Phoebe Toland

"My work has always been closely connected to architecture. But structure goes beyond buildings and cities. It lies at the heart of all activity, and speaks about patterns and hierarchies within societies. Structures that may seem unique within a culture are often seen elsewhere with slight variations—e.g. the teepee circle in Wyoming and an ancient Celtic circle in England. The cultural similarities and differences that unite us as a people provide a link to our history and continue to inform and inspire my work."

— Phoebe Toland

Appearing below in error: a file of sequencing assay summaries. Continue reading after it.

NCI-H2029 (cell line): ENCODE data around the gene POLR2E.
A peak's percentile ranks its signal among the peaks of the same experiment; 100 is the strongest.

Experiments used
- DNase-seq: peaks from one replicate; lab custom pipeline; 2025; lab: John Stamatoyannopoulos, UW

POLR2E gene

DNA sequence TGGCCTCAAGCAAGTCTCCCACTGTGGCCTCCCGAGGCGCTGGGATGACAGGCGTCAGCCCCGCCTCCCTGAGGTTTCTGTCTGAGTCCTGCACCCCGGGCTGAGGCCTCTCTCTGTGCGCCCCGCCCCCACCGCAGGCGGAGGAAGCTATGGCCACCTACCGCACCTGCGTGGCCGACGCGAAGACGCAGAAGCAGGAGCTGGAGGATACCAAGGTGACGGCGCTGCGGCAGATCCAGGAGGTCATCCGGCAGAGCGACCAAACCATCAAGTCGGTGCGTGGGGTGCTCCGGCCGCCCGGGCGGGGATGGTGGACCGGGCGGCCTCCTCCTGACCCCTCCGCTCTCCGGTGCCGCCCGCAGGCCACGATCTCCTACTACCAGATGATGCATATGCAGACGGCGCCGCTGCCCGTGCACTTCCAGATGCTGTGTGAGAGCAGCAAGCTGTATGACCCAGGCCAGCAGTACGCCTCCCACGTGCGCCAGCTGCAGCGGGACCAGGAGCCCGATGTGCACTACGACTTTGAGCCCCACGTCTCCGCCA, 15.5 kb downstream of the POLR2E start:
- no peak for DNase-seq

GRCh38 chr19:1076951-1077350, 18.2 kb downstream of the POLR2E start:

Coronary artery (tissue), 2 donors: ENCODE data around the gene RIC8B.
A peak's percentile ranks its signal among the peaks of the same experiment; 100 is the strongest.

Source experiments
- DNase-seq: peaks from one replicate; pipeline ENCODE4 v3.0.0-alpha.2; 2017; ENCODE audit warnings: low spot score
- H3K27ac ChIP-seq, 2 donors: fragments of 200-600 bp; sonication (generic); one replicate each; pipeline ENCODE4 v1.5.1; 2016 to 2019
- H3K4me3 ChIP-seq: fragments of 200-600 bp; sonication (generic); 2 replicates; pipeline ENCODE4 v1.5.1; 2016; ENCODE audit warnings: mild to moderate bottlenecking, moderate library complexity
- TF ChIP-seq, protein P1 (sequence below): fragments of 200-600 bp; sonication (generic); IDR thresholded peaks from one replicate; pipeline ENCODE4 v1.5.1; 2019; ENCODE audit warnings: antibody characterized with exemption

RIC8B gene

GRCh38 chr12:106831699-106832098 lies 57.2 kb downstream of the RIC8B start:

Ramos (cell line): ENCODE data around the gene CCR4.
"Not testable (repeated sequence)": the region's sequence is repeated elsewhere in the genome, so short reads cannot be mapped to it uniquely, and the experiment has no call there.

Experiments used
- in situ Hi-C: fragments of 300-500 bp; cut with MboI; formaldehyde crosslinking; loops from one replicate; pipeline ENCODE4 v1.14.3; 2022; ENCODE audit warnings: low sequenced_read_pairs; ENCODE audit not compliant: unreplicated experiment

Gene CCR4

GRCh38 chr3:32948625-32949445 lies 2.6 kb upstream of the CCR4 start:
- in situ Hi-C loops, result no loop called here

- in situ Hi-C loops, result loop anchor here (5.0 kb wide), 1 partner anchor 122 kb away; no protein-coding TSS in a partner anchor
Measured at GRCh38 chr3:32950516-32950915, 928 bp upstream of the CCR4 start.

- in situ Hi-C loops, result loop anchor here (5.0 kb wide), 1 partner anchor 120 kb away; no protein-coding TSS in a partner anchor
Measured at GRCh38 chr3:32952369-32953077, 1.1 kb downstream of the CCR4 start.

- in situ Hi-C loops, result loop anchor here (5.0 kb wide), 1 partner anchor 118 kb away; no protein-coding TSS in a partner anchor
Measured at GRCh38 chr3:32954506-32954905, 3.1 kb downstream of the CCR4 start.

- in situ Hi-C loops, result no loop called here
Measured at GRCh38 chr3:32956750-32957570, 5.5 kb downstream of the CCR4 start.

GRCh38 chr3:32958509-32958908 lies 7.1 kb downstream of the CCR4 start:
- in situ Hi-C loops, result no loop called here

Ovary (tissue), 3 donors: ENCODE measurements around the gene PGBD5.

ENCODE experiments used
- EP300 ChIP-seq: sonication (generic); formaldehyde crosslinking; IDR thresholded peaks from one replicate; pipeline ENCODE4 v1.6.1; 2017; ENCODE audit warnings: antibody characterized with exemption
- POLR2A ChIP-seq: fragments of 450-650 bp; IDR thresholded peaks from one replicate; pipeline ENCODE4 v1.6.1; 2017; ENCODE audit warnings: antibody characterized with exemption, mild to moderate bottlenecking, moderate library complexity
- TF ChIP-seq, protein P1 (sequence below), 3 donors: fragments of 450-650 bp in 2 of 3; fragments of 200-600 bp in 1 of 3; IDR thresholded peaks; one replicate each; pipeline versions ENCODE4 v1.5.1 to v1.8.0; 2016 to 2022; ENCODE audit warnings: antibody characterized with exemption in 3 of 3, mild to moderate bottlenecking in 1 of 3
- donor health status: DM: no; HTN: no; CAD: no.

Phoebe Toland was born in Swarthmore, Pennsylvania. She earned a BFA from Rochester Institute of Technology in New York and an MFA from Montana State University in Bozeman. Her art is in the permanent collections of all four major art museums in Montana: the Holter Museum of Art in Helena, the Yellowstone Art Museum in Billings, the Paris Gibson Square Museum of Art in Great Falls, and the Missoula Art Museum in Missoula. Over the years she has been a featured artist in numerous exhibitions in Montana, Oregon, Washington, Pennsylvania, California and Arizona. Toland received the Artist's Innovation Award from the National Endowment for the Arts in 2009, the Adolph and Esther Gottlieb Foundation Grant in 2005, and the Meadowlark Foundation Education Grant in 2001. In addition to being a professional artist, Toland has been a teacher of art for nearly four decades—at Carroll College, the Myrna Loy Center for the Performing Arts, the Holter Museum of Art, and elsewhere around the state—and has worked for years in the field of art conservation for museums, historical institutions and private collectors.